Written by Angelo Pizzo and directed by David Anspaugh, the 1986 sports film is loosely based on a true story about the 1954 Milan High School basketball team, which also won the Indiana state championship game that year.
The Hickory Huskers embody the small-town life, embrace the underdog role and win the state title game at Butler's Hinkle Fieldhouse in Indianapolis. It rightfully earned a pair of Oscar nominations, including for the score by composer Jerry Goldsmith, because it's that good.
Although the real life story is certainly different than the movie, it was a box office success with a memorable cast. But where are the stars of "Hoosiers" today?
Coach Norman Dale (Gene Hackman)
Gene Hackman had several amazing roles during his acting career, and "Hoosiers" is easily one of his best. He retired in 2004, and today, the 91-year-old is living a quiet life with his wife Betsy in Santa Fe, New Mexico.
Myra Fleener (Barbara Hershey)
Barbara Hershey was great in "Hoosiers," but it was actually one of her lesser-known roles. She won an Emmy and a Golden Globe for "A Killing in a Small Town" in 1990 and is still acting today. Hershey is 73 years old and recently had a role in the "Paradise Lost" TV show.
Shooter Flatch (Dennis Hopper)
Dennis Hopper's performance in "Hoosiers" as the basketball savant and town drunk was nothing short of incredible. He was so good that he received an Oscar nomination for his role as assistant coach. Sadly, Hopper died in 2010 from complications of prostate cancer. He was 74.
Jimmy Chitwood (Maris Valainis)
Maris Valainis will always be Jimmy Chitwood. How could he not be? Jimmy was clutch and his sweet jump shot helped Hickory go to the Indiana state finals and win the championship. Today, Valainis runs a consulting business for commercial construction and spends his days in Indiana and California.
Whit Butcher (Brad Boyle)
When it came to acting, "Hoosiers" was it for Brad Boyle. However, he had a different calling in life. Boyle was a member of the Indiana National Guard and later became a physician's assistant. Boyle has been married since 1997 and has three children, according to IMDB.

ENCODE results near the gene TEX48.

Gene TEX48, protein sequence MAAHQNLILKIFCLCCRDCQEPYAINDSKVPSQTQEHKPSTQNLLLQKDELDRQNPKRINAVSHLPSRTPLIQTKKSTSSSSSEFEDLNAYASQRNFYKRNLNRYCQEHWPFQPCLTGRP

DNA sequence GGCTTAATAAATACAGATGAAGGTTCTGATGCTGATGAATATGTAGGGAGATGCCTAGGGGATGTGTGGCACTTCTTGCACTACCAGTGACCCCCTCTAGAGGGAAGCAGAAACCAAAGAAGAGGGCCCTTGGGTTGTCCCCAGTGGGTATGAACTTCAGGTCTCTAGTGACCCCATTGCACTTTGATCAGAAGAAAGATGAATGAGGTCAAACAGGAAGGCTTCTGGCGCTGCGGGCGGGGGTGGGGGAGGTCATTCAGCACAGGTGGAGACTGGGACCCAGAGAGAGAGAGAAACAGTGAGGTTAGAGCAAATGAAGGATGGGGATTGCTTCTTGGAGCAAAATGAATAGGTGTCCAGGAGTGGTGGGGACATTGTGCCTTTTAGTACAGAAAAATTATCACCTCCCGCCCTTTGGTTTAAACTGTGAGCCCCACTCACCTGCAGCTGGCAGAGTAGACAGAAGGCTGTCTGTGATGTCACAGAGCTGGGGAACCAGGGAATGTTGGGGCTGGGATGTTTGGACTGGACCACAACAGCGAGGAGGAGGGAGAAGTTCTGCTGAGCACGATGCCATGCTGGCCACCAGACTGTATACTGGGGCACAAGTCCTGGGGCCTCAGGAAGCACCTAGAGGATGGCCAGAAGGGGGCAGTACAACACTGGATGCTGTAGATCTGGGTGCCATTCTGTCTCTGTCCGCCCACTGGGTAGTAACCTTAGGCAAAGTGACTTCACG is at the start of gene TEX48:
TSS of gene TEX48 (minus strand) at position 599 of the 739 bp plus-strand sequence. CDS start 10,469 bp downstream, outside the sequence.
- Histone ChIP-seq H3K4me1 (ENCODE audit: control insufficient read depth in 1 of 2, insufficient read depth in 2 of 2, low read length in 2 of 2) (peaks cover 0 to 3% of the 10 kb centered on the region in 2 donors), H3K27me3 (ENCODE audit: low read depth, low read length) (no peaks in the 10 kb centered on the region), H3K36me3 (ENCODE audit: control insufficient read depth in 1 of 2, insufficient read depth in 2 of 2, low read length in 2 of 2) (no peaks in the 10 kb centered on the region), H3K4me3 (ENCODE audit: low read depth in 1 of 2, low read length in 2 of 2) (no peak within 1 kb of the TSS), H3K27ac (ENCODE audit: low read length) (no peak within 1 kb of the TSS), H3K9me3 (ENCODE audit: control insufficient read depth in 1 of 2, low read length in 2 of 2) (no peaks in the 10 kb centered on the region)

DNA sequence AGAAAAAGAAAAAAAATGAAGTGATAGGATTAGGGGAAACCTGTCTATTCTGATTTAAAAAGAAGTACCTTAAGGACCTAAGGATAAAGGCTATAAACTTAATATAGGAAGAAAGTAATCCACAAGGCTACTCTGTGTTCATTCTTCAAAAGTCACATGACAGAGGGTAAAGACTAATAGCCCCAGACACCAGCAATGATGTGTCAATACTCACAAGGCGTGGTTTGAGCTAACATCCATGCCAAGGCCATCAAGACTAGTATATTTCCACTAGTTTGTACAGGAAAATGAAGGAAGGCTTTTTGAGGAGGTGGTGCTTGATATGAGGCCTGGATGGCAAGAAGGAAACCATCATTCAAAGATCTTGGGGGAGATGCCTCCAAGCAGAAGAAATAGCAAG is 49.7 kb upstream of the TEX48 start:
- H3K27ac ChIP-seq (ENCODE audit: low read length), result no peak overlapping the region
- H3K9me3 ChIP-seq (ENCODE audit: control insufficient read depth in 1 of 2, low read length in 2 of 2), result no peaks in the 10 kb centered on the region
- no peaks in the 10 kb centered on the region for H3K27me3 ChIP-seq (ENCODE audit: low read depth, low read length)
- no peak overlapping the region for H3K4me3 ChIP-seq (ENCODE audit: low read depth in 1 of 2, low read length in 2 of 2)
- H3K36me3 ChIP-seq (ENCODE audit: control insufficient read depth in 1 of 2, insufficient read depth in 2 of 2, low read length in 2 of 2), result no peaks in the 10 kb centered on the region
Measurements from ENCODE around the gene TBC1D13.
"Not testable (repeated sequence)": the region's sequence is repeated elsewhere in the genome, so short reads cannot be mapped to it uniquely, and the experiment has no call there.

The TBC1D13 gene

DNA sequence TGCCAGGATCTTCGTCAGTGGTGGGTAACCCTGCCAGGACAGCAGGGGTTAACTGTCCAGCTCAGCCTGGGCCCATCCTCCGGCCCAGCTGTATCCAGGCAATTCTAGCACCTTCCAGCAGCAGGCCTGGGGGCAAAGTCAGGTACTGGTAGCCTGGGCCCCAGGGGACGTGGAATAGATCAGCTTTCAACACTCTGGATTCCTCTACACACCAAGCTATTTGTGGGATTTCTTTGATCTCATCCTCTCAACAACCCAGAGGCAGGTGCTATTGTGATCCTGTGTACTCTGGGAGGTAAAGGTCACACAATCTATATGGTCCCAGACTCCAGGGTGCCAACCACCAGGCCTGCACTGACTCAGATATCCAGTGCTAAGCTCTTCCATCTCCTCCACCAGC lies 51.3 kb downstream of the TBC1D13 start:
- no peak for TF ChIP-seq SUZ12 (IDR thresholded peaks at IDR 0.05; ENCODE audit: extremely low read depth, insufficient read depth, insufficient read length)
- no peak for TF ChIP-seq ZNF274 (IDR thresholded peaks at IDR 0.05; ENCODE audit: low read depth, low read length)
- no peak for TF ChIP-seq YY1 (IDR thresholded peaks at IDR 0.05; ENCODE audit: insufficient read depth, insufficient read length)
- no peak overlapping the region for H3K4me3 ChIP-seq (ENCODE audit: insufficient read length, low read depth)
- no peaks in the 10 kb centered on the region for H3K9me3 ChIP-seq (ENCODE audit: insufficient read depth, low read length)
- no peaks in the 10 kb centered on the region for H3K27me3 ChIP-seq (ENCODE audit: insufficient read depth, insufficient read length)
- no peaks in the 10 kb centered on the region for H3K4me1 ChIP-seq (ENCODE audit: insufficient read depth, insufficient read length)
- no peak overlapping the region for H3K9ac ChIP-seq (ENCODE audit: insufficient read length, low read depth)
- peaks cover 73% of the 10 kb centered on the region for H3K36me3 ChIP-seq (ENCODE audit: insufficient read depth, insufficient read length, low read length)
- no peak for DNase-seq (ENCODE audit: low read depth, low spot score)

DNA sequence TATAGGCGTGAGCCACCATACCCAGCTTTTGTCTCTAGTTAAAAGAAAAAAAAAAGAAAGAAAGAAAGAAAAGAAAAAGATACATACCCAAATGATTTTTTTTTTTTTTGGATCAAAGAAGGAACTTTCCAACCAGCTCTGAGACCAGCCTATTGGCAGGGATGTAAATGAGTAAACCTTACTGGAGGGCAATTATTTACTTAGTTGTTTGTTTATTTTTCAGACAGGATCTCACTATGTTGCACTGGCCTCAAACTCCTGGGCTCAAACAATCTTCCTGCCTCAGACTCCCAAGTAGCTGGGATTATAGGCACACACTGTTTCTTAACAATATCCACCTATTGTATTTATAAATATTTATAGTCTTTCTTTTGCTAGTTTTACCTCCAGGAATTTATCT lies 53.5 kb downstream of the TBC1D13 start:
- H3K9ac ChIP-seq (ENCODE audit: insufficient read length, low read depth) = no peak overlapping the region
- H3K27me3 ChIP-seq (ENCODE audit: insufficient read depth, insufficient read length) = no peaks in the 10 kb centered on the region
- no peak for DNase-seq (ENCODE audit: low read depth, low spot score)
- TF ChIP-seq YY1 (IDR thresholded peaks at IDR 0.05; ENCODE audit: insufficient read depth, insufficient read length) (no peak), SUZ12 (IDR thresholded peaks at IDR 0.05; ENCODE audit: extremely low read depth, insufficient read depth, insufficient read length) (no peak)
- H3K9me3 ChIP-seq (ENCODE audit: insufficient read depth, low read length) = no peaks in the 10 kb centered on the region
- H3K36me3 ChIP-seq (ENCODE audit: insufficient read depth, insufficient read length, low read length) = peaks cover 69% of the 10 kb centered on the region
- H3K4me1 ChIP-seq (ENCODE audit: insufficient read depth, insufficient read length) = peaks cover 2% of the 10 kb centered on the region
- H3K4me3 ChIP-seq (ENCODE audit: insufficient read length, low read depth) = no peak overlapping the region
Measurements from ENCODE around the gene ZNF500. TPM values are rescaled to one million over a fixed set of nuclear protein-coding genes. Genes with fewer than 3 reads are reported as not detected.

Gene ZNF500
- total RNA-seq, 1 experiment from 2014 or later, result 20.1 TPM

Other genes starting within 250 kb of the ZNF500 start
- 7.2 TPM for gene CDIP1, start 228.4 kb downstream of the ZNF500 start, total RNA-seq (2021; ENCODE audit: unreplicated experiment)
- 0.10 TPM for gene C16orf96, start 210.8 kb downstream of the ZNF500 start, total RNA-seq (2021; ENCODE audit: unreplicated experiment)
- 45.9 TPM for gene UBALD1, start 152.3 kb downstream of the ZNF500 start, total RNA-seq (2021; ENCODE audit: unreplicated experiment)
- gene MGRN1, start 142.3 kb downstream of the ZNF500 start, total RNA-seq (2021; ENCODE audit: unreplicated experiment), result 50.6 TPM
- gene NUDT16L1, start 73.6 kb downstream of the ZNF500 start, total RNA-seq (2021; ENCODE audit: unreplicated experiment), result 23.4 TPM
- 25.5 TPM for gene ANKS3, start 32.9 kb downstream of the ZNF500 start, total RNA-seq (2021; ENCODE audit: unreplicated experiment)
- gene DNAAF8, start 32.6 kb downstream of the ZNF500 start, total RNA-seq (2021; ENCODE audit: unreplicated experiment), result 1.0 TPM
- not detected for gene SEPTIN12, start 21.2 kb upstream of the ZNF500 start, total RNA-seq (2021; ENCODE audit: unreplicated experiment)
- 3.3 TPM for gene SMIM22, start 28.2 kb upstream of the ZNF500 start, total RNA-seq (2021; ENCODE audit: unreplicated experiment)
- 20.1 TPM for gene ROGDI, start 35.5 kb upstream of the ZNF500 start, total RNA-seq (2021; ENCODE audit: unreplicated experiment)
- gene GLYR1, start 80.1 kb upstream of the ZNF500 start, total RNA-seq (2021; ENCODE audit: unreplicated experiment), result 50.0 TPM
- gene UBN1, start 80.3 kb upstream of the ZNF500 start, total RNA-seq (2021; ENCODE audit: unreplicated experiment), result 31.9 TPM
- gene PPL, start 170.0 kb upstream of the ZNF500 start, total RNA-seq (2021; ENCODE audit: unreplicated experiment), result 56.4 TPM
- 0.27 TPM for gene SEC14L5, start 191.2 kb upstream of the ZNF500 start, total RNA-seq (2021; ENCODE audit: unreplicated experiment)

Rade Butcher (Steve Hollar)
After his brief acting career, Steve Hollar became a dentist. He owns his own practice today in Warsaw, Indiana. He is married with three children.
Buddy Walker (Brad Long)
Buddy Walker was the Hickory team captain, and Brad Long used those same leadership skills in real life. He became a motivational speaker and a salesman at Jostens. The 59-year-old Long is married with two children.
Everett Flatch (David Neidorf)
Perhaps the most-accomplished actor on the Hickory Huskers team, David Neidorf was also featured in hit movies such as "Platoon" and "Bull Durham." He returned to Knightstown -- where the film was made -- back in 2016. He played professional poker after acting before working in property management.
Merle Webb (Kent Poole)
Kent Poole got the role as Merle Webb at an open audition. He had some famous parts in the movie, including the line, "Let's win this game for all the small schools that never had a chance to get here."
Tragically, Poole took his own life in 2003. He had a wife and three young children.
Strap Purl (Scott Summers)
"Make it a good one, Strap."
That line never gets old. Strap was the most religious member of the Hickory basketball team. As of a few years ago, Scott Summers is married and works as a contractor. Other details of his personal life are hard to find.
Ollie McLellan (Wade Schenck)
Last but not least, there is Ollie. Wade Schenck, much like most of his teammates, never acted before shooting free throws in "Hoosiers" and it was his only role ever. He was divorced, as of 2011, and has two children. His LinkedIn profile indicates he is an account manager for a welding company based in the Louisville, Kentucky area.
There were also some great supporting roles, such as Chelcie Ross as George Walker, Robert Swan as Rollin, Sheb Wooley as Cletus Summers and Fern Persons as Opal Fleener. Writer Angelo Pizzo and director David Anspaugh made a classic in "Hoosiers" and did it again with "Rudy."
For many of these actors, their lives changed with Hoosiers and it's amazing to see what many of the Hickory Huskers are up to today.
This post was originally published on August 18, 2020.